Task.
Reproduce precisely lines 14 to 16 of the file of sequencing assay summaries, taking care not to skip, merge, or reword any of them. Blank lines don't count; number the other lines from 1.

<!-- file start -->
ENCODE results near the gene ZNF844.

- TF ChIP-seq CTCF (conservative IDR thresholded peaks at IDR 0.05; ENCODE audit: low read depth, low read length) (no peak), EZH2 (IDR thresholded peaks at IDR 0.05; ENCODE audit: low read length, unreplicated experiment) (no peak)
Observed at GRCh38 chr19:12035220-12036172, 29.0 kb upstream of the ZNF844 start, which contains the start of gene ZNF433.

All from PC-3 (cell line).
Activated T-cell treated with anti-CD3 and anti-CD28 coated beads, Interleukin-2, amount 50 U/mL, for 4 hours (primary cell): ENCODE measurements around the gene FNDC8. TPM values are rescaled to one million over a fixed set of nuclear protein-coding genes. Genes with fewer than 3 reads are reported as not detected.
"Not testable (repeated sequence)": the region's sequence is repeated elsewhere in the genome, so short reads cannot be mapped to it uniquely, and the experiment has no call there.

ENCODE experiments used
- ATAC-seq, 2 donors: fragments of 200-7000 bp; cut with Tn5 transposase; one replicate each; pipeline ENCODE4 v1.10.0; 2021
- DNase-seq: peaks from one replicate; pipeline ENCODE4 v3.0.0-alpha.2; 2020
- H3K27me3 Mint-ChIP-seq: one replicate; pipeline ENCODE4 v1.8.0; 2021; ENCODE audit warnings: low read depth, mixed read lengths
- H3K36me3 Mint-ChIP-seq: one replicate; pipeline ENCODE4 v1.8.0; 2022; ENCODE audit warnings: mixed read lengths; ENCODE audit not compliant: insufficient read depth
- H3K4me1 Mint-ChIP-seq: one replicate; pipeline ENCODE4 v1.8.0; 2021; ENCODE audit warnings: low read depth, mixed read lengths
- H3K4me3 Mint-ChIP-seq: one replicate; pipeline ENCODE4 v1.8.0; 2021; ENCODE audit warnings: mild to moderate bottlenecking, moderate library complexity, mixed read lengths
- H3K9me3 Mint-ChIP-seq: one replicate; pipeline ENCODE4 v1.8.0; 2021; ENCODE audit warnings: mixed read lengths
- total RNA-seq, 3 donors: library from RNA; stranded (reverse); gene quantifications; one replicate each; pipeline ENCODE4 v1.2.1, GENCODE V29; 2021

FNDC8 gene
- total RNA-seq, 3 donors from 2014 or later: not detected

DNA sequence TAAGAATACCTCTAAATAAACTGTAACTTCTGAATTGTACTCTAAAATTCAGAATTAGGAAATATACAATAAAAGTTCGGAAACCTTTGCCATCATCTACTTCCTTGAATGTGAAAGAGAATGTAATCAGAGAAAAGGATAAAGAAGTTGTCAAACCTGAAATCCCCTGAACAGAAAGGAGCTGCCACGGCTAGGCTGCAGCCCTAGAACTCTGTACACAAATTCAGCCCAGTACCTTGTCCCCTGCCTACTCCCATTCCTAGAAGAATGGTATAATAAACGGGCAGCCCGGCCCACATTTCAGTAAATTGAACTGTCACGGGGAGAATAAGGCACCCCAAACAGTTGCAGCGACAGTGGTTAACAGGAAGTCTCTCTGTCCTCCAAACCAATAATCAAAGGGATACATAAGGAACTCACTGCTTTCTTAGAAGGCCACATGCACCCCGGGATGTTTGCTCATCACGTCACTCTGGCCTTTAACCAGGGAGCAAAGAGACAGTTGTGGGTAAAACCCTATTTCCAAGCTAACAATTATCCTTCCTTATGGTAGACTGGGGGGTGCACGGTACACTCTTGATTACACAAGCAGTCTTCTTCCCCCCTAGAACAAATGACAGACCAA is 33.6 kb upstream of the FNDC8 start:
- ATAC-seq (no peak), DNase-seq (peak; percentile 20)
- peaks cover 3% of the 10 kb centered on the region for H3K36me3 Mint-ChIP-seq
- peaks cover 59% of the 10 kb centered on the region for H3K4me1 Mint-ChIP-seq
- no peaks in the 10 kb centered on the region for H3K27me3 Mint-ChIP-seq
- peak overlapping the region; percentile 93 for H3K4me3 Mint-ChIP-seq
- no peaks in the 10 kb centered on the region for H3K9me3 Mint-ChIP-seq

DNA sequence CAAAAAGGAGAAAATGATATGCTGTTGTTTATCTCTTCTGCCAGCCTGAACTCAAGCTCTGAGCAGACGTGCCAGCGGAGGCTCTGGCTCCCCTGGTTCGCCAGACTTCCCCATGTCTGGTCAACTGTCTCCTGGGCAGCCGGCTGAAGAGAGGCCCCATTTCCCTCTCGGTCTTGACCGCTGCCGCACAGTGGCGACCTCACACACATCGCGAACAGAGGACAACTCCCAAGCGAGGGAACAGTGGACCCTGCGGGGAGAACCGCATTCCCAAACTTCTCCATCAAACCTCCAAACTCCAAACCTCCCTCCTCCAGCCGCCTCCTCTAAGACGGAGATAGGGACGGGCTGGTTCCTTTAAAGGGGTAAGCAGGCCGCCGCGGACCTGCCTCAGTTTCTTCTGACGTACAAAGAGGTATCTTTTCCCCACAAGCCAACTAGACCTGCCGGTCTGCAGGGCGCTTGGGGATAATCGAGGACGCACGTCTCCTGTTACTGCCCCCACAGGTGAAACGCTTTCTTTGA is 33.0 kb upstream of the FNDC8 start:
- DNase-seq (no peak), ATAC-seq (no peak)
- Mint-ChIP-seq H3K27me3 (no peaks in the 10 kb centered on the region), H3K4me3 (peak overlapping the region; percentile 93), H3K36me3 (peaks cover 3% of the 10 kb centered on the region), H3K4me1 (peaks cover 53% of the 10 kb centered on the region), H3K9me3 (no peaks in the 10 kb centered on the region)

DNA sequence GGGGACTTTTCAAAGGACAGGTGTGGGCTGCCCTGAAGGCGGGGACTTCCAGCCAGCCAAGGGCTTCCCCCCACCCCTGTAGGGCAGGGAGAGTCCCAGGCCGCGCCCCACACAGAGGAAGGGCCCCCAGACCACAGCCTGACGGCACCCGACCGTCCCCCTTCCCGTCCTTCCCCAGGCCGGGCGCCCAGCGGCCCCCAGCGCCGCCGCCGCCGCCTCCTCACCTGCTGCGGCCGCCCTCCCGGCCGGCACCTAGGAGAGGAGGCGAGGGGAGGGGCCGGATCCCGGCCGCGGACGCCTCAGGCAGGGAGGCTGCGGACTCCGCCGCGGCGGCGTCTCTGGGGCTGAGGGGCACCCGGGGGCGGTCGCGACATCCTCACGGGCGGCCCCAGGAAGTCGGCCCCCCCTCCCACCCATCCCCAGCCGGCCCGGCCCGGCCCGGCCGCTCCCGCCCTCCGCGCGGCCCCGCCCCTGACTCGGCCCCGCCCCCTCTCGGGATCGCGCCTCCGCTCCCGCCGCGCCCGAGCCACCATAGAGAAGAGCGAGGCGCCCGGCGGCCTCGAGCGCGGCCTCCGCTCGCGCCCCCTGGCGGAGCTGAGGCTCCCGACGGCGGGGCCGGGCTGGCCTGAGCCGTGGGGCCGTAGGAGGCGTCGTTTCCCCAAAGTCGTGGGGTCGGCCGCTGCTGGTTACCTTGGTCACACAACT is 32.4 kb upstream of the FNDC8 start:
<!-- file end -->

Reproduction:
- H3K9me3 Mint-ChIP-seq: one replicate; pipeline ENCODE4 v1.8.0; 2021; ENCODE audit warnings: mixed read lengths
- total RNA-seq, 3 donors: library from RNA; stranded (reverse); gene quantifications; one replicate each; pipeline ENCODE4 v1.2.1, GENCODE V29; 2021

FNDC8 gene